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Coastal residents whose homeowners insurance policies had not been renewed by Liberty Mutual partly because they did not have other policies with the company – such as life or automobile coverage – will be offered the opportunity to get new homeowners coverage with Liberty Mutual, Insurance Superintendent Eric Dinallo announced today. This follows Dinallo’s August 28 directive banning the practice, called “tying.”

“Liberty Mutual is to be commended for acting as a good corporate citizen by promptly complying with the Department’s directive and diligently working to do right by its affected customers,” Dinallo said. “This is an example of how regulation works best, with the industry and regulators working together to reach the best possible outcome for consumers.”

After receiving complaints from some coastal homeowners that their homeowners insurance policies were not being renewed, in part because they did not have an automobile or life insurance policy with the company or an affiliate as of a specific date, Dinallo ruled that it was illegal for insurers to base a decision not to renew homeowners policies on the existence of other business with the company.

Liberty Mutual and Allstate were identified as engaging in the practice. Both companies were directed to cease immediately and offer renewal to any homeowner who had received a non-renewal notice that had not yet taken effect.

“Liberty Mutual immediately rescinded any non-renewals that had not gone into effect, and since then has worked cooperatively with the Insurance Department to fashion a suitable remedy for those who had to find other insurance coverage,” Dinallo said. “Today’s announcement addresses the needs of those whose policies had already terminated.”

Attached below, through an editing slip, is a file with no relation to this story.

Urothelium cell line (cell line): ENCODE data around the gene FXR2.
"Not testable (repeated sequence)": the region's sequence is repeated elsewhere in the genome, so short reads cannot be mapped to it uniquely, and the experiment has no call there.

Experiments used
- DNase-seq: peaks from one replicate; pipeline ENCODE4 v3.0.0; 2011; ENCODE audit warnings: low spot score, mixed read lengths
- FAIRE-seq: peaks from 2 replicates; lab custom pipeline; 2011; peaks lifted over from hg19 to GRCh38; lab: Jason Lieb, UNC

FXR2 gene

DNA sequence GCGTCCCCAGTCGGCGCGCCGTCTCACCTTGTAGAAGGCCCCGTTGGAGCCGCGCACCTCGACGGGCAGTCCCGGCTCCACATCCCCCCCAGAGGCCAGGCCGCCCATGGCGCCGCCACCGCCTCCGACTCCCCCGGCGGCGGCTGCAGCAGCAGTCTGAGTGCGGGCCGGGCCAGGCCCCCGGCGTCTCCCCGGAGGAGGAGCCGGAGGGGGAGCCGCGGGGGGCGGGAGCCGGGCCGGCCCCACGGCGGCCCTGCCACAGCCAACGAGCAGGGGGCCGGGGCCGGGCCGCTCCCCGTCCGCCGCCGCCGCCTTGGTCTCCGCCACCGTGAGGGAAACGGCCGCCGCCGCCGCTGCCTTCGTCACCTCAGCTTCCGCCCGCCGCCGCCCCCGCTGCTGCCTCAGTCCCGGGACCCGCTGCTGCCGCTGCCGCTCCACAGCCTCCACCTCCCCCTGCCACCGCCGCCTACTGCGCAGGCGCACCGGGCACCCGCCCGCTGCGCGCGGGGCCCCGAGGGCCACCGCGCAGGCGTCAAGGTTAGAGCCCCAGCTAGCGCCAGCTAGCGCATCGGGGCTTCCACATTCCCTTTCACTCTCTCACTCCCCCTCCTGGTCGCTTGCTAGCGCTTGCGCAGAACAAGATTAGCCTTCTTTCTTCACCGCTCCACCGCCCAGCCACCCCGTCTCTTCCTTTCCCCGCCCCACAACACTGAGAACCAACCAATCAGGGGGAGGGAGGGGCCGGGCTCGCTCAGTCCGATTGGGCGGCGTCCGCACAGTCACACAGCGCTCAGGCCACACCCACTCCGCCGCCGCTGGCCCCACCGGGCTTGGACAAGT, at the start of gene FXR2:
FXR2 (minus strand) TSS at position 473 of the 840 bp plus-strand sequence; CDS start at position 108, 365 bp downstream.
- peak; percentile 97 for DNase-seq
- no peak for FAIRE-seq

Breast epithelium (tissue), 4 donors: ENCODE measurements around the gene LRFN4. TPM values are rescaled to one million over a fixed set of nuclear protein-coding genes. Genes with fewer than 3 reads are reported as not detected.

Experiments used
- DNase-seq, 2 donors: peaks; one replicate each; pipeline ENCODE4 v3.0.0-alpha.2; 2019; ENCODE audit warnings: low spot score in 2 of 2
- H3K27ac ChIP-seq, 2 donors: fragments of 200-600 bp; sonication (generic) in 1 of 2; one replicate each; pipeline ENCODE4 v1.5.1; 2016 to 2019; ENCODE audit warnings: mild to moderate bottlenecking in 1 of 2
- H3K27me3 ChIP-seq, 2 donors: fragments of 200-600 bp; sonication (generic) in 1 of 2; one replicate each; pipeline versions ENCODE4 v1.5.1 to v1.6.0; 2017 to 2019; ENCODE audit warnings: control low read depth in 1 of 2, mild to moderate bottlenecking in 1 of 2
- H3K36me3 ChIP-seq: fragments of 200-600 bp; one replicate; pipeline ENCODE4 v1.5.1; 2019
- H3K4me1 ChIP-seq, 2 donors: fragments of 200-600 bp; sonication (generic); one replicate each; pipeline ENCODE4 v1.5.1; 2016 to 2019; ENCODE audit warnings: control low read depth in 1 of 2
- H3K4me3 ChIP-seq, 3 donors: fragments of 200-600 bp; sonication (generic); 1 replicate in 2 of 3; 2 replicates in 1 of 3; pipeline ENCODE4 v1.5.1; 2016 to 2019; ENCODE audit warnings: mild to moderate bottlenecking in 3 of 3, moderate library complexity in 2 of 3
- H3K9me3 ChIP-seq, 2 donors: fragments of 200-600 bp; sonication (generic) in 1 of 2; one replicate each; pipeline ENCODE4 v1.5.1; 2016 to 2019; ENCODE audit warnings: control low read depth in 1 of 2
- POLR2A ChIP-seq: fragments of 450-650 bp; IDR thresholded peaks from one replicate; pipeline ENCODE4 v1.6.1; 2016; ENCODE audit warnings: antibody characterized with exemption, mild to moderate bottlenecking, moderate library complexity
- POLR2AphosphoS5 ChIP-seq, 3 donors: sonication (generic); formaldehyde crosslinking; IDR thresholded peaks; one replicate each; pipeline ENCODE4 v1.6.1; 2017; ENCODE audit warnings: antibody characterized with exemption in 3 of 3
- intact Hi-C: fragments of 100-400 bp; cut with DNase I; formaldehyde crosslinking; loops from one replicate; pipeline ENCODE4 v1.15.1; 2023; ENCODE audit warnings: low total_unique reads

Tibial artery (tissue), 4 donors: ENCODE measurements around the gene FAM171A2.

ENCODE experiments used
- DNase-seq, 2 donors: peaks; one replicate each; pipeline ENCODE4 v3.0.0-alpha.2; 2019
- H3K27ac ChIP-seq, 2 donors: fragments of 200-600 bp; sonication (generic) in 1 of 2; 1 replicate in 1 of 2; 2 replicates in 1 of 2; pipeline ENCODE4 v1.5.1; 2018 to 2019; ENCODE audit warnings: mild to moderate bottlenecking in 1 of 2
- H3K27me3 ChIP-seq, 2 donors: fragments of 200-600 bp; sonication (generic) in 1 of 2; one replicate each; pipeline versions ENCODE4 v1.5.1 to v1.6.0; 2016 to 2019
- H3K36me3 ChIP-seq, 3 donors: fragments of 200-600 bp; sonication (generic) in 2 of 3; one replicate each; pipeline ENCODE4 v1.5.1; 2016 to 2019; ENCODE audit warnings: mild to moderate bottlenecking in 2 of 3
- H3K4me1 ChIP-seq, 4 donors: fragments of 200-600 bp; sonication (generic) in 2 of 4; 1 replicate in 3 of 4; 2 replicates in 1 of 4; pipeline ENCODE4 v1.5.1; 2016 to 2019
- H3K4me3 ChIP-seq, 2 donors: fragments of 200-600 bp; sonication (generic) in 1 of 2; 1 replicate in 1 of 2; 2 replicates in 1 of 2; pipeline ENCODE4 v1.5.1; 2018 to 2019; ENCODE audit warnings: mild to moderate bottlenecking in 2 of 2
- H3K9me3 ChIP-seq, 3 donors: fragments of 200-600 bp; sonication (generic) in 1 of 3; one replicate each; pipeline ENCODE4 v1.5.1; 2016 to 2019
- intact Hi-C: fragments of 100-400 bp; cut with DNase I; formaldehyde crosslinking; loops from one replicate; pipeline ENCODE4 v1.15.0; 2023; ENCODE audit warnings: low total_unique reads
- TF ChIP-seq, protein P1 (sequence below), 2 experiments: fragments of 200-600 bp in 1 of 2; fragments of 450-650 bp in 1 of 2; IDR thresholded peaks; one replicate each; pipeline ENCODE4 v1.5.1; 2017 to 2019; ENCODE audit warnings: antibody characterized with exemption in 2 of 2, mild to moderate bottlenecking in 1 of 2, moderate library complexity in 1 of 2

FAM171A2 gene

Beginning November 5, Liberty Mutual will send letters to these policyholders offering them the right to an immediate quote and renewal of their policies for a period of at least three years. Liberty Mutual plans to contact all 3,305 affected policyholders over a 10-week period.

“Do not cancel your current policy until you carefully review your letter and any quote from Liberty Mutual,” Dinallo urged policyholders. “Liberty Mutual has taken a number of steps to make sure you are treated fairly, but the company’s rates have increased over the past year and its hurricane deductibles have gone up, so you may prefer to keep your current policy. You can also choose to wait until your current policy expires, since this offer will be available for 12 months.”

More information on homeowners insurance, including a consumer shopping guide, is available at the New York State Insurance Department’s website at, or by calling toll-free at 1-800-342-3736.

For the Department, handling the case were Deputy Superintendent and General Counsel Robert Easton, Assistant Deputy Superintendents and Counsels Jon Rothblatt and Paul Zuckerman, and Attorney Sapna Maloor, all of the Office of General Counsel; Assistant Deputy Superintendent and Bureau Chief Salvatore Castiglione, Assistant Bureau Chief Mitch Gennaoui and Associate Insurance Examiner John Capuano of the Consumer Services Bureau; and Deputy Bureau Chief Maurice Morgenstern, Assistant Bureau Chief Gerald Scattaglia, Supervising Examiners Peter Harkin and Benita Hirsch, and Senior Examiners Pat Andrews and Peter Wong of the Property Bureau.


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